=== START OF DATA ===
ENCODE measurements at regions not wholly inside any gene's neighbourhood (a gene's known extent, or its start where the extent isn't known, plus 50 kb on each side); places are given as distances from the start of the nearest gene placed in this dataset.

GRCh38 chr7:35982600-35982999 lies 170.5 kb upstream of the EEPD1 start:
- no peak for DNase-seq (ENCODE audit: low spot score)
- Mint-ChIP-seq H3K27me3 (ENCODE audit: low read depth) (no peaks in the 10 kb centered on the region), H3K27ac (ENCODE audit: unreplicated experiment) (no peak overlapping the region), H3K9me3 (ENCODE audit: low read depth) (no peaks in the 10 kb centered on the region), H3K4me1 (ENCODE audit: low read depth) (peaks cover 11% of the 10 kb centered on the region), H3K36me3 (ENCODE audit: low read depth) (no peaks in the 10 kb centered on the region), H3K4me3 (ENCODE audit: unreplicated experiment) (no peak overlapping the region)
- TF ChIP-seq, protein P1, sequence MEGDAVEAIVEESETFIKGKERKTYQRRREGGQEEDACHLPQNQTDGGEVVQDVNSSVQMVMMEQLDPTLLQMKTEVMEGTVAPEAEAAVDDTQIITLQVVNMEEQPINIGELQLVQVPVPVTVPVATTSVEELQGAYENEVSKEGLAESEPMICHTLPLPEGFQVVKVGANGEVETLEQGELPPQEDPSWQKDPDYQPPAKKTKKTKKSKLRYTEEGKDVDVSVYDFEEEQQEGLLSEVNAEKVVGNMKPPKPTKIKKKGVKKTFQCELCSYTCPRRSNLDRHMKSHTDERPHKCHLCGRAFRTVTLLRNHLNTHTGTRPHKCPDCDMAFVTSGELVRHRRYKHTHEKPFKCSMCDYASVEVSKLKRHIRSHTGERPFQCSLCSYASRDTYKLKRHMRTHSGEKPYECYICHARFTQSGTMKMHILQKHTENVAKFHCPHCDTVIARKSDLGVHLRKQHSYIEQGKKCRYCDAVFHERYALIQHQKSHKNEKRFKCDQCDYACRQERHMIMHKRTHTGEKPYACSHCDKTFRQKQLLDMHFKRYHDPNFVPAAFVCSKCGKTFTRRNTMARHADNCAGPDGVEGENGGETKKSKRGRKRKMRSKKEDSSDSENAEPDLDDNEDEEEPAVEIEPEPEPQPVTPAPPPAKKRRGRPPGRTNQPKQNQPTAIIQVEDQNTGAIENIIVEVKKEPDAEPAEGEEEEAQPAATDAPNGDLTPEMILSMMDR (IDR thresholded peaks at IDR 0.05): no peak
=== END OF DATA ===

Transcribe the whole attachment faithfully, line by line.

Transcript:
ENCODE measurements at regions not wholly inside any gene's neighbourhood (a gene's known extent, or its start where the extent isn't known, plus 50 kb on each side); places are given as distances from the start of the nearest gene placed in this dataset.

GRCh38 chr7:35982600-35982999 lies 170.5 kb upstream of the EEPD1 start:
- no peak for DNase-seq (ENCODE audit: low spot score)
- Mint-ChIP-seq H3K27me3 (ENCODE audit: low read depth) (no peaks in the 10 kb centered on the region), H3K27ac (ENCODE audit: unreplicated experiment) (no peak overlapping the region), H3K9me3 (ENCODE audit: low read depth) (no peaks in the 10 kb centered on the region), H3K4me1 (ENCODE audit: low read depth) (peaks cover 11% of the 10 kb centered on the region), H3K36me3 (ENCODE audit: low read depth) (no peaks in the 10 kb centered on the region), H3K4me3 (ENCODE audit: unreplicated experiment) (no peak overlapping the region)
- TF ChIP-seq, protein P1, sequence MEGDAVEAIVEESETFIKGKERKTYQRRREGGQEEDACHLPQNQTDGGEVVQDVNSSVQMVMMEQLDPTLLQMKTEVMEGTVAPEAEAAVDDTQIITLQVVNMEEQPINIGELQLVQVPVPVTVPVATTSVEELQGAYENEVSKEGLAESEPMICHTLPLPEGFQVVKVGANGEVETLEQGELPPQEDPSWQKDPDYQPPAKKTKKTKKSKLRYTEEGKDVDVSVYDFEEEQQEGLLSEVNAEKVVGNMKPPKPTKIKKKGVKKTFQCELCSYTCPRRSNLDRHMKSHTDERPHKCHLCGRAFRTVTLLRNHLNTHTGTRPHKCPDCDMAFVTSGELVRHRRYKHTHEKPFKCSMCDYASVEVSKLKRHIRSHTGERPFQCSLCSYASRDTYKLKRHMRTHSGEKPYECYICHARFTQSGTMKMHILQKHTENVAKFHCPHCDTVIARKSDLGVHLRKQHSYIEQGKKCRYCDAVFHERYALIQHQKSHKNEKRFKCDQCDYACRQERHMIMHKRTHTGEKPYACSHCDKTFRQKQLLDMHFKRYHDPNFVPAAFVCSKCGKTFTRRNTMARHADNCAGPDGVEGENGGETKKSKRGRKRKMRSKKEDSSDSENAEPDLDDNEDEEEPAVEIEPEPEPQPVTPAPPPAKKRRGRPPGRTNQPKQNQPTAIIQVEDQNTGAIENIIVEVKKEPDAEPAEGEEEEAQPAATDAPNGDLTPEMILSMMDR (IDR thresholded peaks at IDR 0.05): no peak